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into a state of safety and happiness. And you observe that there is an express promise made to those who thus pray, that they shall have a favourable answer: and there is also a declaration that, in point of fact, such is the experience of praying persons. To the more full illustration of these two connected points we shall return by-and-by. It only remains, in explanation, to notice the illustration of the same subject by a comparison drawn from the readiness which earthly parents show to give their children what they ask.
If a son shall ask bread of any of you that is a father, will he give him a stone? or, if he ask a fish, will he, for a fish, give him a serpent? or, if he ask an egg, will he offer him a scorpion?" Some stones are not unlike bread; a serpent is not unlike some kinds of fishes-for example, those of the eel species; and the body of a large scorpion is not unlike an egg;* but would any father, who is possessed of the common feelings of humanity, mock his son's hunger with a stone, or endanger his life with venomous reptiles? Surely not. A father will neither altogether refuse the request of his famishing son, nor give him what is useless or hurtful: on the contrary, he will listen to his application, and bestow on him what his case requires. But observe the conclusion which our Lord draws from this: "If ye then, being evil, know how to give good gifts unto your children, how much more shall your heavenly Father give the Holy Spirit to them that ask him? In the parallel passage, Matt. vii. 11, the expression is, "How much more shall your Father who is in heaven give good things to them that ask him?" These good things are here summed up in the gift of the Holy Spirit; for, those who have received the Spirit, have received Christ and every thing necessary for their spiritual good here, and also the earnest of eternal life hereafter.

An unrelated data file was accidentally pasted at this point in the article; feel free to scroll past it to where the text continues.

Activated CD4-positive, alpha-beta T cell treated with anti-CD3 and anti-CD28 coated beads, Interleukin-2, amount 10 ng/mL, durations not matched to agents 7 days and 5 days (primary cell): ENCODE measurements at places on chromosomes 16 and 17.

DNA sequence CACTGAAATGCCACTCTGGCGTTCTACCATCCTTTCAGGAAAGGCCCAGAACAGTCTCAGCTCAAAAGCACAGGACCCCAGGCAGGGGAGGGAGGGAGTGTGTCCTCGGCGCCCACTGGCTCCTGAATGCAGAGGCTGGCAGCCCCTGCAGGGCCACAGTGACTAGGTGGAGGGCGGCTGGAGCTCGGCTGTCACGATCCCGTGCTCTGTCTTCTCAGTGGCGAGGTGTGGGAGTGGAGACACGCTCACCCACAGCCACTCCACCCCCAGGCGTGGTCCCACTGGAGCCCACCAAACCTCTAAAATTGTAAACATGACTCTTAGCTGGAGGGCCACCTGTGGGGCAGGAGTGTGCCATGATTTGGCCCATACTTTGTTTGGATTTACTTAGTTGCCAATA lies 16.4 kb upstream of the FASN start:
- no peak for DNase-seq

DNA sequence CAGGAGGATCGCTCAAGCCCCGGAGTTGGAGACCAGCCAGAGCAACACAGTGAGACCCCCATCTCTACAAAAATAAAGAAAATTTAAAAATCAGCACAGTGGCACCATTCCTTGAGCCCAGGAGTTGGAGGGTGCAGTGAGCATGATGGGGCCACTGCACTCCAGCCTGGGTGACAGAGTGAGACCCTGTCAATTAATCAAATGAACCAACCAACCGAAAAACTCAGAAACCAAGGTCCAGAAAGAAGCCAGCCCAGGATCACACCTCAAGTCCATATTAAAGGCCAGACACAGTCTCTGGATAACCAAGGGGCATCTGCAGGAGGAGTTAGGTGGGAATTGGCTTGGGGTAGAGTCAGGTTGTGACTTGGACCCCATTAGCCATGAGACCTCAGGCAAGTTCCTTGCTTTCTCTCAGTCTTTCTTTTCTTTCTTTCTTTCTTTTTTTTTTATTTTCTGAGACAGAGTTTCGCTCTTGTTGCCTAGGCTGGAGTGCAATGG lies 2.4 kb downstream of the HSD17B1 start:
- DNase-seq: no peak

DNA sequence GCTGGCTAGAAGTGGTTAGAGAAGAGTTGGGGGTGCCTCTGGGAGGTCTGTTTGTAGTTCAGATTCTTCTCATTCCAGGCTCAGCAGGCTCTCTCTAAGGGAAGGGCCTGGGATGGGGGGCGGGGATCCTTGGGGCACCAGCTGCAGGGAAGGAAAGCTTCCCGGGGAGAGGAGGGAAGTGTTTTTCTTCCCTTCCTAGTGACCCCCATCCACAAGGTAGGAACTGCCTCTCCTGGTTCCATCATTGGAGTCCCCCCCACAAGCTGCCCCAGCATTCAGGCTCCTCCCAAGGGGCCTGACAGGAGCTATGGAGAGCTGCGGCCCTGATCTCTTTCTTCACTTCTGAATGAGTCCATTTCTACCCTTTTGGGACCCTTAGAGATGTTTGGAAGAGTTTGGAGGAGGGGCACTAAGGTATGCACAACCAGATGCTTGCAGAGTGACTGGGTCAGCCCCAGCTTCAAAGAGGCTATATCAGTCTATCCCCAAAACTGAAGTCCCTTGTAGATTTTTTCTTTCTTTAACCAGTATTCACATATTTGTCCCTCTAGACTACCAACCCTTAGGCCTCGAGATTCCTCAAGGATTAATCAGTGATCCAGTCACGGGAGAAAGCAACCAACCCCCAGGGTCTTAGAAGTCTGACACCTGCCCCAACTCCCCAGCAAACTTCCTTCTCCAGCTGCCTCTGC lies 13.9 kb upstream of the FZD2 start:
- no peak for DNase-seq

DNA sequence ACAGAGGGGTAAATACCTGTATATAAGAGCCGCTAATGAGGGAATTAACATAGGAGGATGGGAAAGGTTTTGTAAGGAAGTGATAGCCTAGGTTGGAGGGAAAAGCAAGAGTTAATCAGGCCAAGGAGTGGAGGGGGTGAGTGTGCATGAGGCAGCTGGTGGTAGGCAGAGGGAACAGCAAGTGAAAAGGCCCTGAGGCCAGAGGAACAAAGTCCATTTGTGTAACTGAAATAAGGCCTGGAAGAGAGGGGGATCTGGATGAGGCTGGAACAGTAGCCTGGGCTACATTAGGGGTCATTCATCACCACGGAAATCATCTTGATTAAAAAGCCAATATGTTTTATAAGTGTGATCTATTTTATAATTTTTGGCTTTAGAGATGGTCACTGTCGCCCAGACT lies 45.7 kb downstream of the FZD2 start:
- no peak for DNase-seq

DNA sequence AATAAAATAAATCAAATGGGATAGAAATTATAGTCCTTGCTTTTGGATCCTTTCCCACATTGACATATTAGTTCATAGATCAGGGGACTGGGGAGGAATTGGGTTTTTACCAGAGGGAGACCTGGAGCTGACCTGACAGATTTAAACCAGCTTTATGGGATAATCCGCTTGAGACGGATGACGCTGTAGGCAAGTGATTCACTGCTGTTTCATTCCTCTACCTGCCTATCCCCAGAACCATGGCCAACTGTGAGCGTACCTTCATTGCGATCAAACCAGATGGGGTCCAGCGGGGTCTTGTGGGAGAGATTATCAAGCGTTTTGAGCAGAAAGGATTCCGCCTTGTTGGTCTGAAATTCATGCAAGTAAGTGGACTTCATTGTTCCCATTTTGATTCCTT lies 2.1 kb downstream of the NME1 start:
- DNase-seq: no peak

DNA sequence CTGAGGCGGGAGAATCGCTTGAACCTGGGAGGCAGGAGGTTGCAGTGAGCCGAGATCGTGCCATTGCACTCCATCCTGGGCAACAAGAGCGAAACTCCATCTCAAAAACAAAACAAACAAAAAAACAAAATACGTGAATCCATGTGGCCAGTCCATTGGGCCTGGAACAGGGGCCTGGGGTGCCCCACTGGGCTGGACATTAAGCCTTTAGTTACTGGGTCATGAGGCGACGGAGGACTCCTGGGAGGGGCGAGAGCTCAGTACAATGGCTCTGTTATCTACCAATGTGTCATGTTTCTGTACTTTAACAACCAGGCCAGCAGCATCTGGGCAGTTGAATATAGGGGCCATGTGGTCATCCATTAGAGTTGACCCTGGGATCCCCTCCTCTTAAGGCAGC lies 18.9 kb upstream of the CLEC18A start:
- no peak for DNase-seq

* Scorpions are large insects, of which there are several different species, varying from an inch and a half; to six inches or more in length, and of various colours; most being dark, but one species white. Their sting causes a very painful inflammation, and is often dangerous, and sometimes even fatal. Their appearance is somewhat like that of the lobster; and the shape of their bodies has some resemblance to that of an egg.-Buffon and Bochart. We have the following figurative description of the miseries to be inflicted by certain cruel people, in the 9th chapter of the Revelation: "Unto them was given power, as the scorpions of the earth have power."-"And to them it was given that they should not kill men, but that they should be tormented (by them) five months: and their torment was as the torment of a scorpion when it striketh a man."-" And they had tails like unto scorpions, and there were stings in their tails."